Das erste Problem ist Small Area Estimation in der Gegenwart unbeobachteter Messfehler. In Regressionsmodellen werden typischerweise endogene Variablen auf Basis statistisch verwandter exogener Variablen beschrieben. Für eine solche Beschreibung wird ein funktionaler Zusammenhang zwischen den Variablen postuliert, welcher durch ein Set von Modellparametern charakterisiert ist. Dieses Set muss auf Basis von beobachteten Realisationen der jeweiligen Variablen geschätzt werden. Sind die Beobachtungen jedoch durch Messfehler verfälscht, dann liefert der Schätzprozess verzerrte Ergebnisse. Wird anschließend Small Area Estimation betrieben, so sind die geschätzten Kennzahlen nicht verlässlich. In der Fachliteratur existieren hierfür methodische Anpassungen, welche in der Regel aber restriktive Annahmen hinsichtlich der Messfehlerverteilung benötigen. Im Rahmen der Dissertation wird bewiesen, dass Regularisierung in diesem Kontext einer gegen Messfehler robusten Schätzung entspricht - und zwar ungeachtet der Messfehlerverteilung. Diese Äquivalenz wird anschließend verwendet, um robuste Varianten bekannter Small Area Modelle herzuleiten. Für jedes Modell wird ein Algorithmus zur robusten Parameterschätzung konstruiert. Darüber hinaus wird ein neuer Ansatz entwickelt, welcher die Unsicherheit von Small Area Schätzwerten in der Gegenwart unbeobachteter Messfehler quantifiziert. Es wird zusätzlich gezeigt, dass diese Form der robusten Schätzung die wünschenswerte Eigenschaft der statistischen Konsistenz aufweist.
Das zweite Problem ist Small Area Estimation anhand von Datensätzen, welche Hilfsvariablen mit unterschiedlicher Auflösung enthalten. Regressionsmodelle für Small Area Estimation werden normalerweise entweder für personenbezogene Beobachtungen (Unit-Level), oder für aggregatsbezogene Beobachtungen (Area-Level) spezifiziert. Doch vor dem Hintergrund der stetig wachsenden Datenverfügbarkeit gibt es immer häufiger Situationen, in welchen Daten auf beiden Ebenen vorliegen. Dies beinhaltet ein großes Potenzial für Small Area Estimation, da somit neue Multi-Level Modelle mit großem Erklärungsgehalt konstruiert werden können. Allerdings ist die Verbindung der Ebenen aus methodischer Sicht kompliziert. Zentrale Schritte des Inferenzschlusses, wie etwa Variablenselektion und Parameterschätzung, müssen auf beiden Levels gleichzeitig durchgeführt werden. Hierfür existieren in der Fachliteratur kaum allgemein anwendbare Methoden. In der Dissertation wird gezeigt, dass die Verwendung ebenenspezifischer Regularisierungsterme in der Modellierung diese Probleme löst. Es wird ein neuer Algorithmus für stochastischen Gradientenabstieg zur Parameterschätzung entwickelt, welcher die Informationen von allen Ebenen effizient unter adaptiver Regularisierung nutzt. Darüber hinaus werden parametrische Verfahren zur Abschätzung der Unsicherheit für Schätzwerte vorgestellt, welche durch dieses Verfahren erzeugt wurden. Daran anknüpfend wird bewiesen, dass der entwickelte Ansatz bei adäquatem Regularisierungsterm sowohl in der Schätzung als auch in der Variablenselektion konsistent ist.
Das dritte Problem ist Small Area Estimation von Anteilswerten unter starken verteilungsbezogenen Abhängigkeiten innerhalb der Kovariaten. Solche Abhängigkeiten liegen vor, wenn eine exogene Variable durch eine lineare Transformation einer anderen exogenen Variablen darstellbar ist (Multikollinearität). In der Fachliteratur werden hierunter aber auch Situationen verstanden, in welchen mehrere Kovariate stark korreliert sind (Quasi-Multikollinearität). Wird auf einer solchen Datenbasis ein Regressionsmodell spezifiziert, dann können die individuellen Beiträge der exogenen Variablen zur funktionalen Beschreibung der endogenen Variablen nicht identifiziert werden. Die Parameterschätzung ist demnach mit großer Unsicherheit verbunden und resultierende Small Area Schätzwerte sind ungenau. Der Effekt ist besonders stark, wenn die zu modellierende Größe nicht-linear ist, wie etwa ein Anteilswert. Dies rührt daher, dass die zugrundeliegende Likelihood-Funktion nicht mehr geschlossen darstellbar ist und approximiert werden muss. Im Rahmen der Dissertation wird gezeigt, dass die Verwendung einer L2-Regularisierung den Schätzprozess in diesem Kontext signifikant stabilisiert. Am Beispiel von zwei nicht-linearen Small Area Modellen wird ein neuer Algorithmus entwickelt, welche den bereits bekannten Quasi-Likelihood Ansatz (basierend auf der Laplace-Approximation) durch Regularisierung erweitert und verbessert. Zusätzlich werden parametrische Verfahren zur Unsicherheitsmessung für auf diese Weise erhaltene Schätzwerte beschrieben.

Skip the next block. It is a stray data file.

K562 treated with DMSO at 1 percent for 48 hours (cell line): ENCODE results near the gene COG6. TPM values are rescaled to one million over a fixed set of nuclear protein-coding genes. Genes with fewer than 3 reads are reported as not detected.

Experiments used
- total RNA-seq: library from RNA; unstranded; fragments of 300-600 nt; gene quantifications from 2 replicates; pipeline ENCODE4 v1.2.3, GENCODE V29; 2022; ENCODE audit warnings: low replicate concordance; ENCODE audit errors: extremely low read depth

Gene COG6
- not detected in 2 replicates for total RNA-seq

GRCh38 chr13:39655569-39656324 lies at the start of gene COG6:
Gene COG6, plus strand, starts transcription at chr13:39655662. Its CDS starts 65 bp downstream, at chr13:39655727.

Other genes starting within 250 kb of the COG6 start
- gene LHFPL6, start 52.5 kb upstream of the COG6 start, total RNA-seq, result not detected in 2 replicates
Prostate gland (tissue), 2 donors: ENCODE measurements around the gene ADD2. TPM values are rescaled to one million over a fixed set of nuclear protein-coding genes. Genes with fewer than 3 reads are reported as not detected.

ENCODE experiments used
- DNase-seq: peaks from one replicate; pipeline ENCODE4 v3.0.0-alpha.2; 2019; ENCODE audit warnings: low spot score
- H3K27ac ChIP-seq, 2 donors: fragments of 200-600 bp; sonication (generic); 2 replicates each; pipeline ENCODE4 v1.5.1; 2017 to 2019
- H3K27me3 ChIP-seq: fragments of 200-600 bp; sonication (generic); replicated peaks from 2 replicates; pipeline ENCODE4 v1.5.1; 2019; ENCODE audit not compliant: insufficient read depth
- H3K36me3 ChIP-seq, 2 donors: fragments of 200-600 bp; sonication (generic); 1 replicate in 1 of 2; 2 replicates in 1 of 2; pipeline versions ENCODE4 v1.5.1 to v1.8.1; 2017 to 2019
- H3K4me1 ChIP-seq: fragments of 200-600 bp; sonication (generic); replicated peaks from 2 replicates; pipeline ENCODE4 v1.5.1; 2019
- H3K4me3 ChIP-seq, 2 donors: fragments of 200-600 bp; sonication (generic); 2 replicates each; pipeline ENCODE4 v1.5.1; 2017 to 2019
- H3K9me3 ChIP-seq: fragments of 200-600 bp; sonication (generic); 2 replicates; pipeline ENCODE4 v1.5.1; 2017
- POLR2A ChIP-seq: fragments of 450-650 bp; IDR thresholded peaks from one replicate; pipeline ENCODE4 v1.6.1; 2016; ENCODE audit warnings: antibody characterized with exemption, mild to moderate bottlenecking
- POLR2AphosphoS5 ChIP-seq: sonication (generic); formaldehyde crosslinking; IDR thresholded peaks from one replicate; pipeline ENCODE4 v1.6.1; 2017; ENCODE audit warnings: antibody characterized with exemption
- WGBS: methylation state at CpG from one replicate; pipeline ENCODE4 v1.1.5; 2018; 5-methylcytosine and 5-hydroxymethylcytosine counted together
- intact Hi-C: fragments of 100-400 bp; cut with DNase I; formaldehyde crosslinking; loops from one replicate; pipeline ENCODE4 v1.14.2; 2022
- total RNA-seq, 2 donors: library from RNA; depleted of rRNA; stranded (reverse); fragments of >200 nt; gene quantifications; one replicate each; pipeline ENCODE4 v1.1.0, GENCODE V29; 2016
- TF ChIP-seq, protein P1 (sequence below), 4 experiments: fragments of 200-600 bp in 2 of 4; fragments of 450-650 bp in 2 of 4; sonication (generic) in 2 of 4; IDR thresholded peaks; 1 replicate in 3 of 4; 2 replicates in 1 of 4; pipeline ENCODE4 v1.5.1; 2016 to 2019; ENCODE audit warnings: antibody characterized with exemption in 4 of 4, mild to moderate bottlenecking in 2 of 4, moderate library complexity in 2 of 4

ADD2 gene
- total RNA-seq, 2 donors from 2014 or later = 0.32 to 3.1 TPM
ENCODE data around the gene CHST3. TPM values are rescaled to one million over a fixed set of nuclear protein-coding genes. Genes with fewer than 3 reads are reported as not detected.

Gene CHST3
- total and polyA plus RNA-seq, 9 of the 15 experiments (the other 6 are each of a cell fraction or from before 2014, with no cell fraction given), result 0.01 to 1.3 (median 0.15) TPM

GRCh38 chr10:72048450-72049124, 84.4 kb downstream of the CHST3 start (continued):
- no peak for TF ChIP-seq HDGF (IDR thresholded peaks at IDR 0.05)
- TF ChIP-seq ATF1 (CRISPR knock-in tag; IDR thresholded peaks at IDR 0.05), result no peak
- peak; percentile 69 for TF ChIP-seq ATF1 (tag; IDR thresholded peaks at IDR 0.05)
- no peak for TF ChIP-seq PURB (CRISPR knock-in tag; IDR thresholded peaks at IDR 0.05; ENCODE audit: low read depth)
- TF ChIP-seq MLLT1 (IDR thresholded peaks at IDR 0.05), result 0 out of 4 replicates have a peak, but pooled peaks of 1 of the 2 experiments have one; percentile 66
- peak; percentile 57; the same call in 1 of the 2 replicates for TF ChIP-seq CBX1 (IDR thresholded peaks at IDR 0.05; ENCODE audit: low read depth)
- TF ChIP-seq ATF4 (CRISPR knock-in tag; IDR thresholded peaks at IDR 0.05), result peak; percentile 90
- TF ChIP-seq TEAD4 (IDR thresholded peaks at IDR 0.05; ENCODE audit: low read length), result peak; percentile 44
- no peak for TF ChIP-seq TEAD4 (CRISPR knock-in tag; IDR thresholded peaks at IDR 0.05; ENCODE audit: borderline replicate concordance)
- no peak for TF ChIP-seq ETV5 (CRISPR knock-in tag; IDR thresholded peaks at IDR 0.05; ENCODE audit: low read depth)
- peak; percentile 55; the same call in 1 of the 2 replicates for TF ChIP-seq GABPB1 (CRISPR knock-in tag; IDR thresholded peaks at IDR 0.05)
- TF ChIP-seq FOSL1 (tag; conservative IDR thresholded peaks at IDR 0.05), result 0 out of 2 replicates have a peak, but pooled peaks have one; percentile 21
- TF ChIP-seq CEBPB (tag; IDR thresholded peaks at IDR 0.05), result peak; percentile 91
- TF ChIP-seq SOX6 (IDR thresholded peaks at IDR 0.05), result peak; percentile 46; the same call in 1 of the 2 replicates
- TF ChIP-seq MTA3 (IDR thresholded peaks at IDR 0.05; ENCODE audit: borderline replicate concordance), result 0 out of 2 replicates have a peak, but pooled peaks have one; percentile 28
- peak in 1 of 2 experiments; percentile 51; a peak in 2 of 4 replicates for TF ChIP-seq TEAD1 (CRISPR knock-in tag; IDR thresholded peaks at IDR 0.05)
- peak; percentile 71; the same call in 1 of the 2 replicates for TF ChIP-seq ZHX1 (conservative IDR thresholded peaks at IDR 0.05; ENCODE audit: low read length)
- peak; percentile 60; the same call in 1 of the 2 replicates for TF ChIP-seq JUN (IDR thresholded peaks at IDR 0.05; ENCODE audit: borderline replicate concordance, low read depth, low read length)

Vor dem Hintergrund der theoretischen und numerischen Ergebnisse wird in der Dissertation demonstriert, dass Regularisierungsmethoden eine wertvolle Ergänzung der Fachliteratur für Small Area Estimation darstellen. Die hier entwickelten Verfahren sind robust und vielseitig einsetzbar, was sie zu hilfreichen Werkzeugen der empirischen Datenanalyse macht.

Entrepreneurship has become an essential phenomenon all over the world because it is a major driving force behind the economic growth and development of a country. It is widely accepted that entrepreneurship development in a country creates new jobs, pro-motes healthy competition through innovation, and benefits the social well being of individuals and societies. The policymakers in both developed and developing countries focus on entrepreneurship because it helps to alleviate impediments to economic development and social welfare. Therefore, policymakers and academic researchers consider the promotion of entrepreneurship as essential for the economy and research-based support is needed for further development of entrepreneurship activities.